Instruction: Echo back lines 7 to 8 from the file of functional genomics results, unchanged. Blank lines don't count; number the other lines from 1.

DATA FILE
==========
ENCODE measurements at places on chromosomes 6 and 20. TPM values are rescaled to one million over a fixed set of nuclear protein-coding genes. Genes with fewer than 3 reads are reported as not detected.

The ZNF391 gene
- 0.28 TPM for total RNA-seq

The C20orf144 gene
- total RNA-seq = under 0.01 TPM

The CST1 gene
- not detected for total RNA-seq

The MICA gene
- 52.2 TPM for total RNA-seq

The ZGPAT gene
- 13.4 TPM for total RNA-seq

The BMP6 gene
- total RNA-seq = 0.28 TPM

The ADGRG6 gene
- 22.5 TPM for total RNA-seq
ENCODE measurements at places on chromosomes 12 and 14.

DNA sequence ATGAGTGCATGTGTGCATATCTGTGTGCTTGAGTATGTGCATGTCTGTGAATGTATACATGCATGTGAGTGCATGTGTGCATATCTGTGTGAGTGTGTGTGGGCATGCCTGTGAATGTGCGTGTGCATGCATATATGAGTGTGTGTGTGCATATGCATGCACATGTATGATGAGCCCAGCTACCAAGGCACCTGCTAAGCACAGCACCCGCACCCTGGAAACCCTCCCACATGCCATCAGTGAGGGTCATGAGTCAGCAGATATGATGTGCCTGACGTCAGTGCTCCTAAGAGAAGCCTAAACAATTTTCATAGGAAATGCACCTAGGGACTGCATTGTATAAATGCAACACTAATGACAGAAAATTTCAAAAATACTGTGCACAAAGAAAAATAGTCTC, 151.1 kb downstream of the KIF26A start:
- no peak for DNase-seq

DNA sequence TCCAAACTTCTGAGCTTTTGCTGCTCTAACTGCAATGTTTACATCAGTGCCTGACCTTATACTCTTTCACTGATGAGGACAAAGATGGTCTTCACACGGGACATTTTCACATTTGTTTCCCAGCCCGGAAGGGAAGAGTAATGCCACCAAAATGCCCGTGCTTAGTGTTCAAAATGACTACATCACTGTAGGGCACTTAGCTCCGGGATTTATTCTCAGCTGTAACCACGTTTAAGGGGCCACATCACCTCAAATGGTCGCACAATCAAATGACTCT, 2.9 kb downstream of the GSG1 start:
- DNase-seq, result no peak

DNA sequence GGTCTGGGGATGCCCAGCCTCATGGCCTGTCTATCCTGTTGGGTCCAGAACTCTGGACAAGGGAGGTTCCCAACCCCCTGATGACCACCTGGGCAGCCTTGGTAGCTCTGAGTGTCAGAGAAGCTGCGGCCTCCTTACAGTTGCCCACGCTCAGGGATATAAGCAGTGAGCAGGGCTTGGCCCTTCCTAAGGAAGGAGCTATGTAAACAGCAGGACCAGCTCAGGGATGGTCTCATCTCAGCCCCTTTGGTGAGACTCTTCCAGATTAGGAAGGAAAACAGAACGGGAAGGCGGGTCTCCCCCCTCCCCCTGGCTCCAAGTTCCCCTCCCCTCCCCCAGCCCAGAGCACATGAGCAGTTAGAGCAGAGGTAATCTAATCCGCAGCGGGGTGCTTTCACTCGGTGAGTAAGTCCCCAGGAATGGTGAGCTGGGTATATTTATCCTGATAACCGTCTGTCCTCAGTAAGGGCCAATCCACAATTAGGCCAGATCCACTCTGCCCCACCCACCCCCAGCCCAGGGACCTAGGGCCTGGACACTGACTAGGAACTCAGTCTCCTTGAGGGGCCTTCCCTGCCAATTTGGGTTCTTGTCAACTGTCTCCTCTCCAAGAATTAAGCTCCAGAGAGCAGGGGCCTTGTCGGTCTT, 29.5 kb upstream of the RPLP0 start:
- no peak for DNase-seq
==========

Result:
- not detected for total RNA-seq

The MICA gene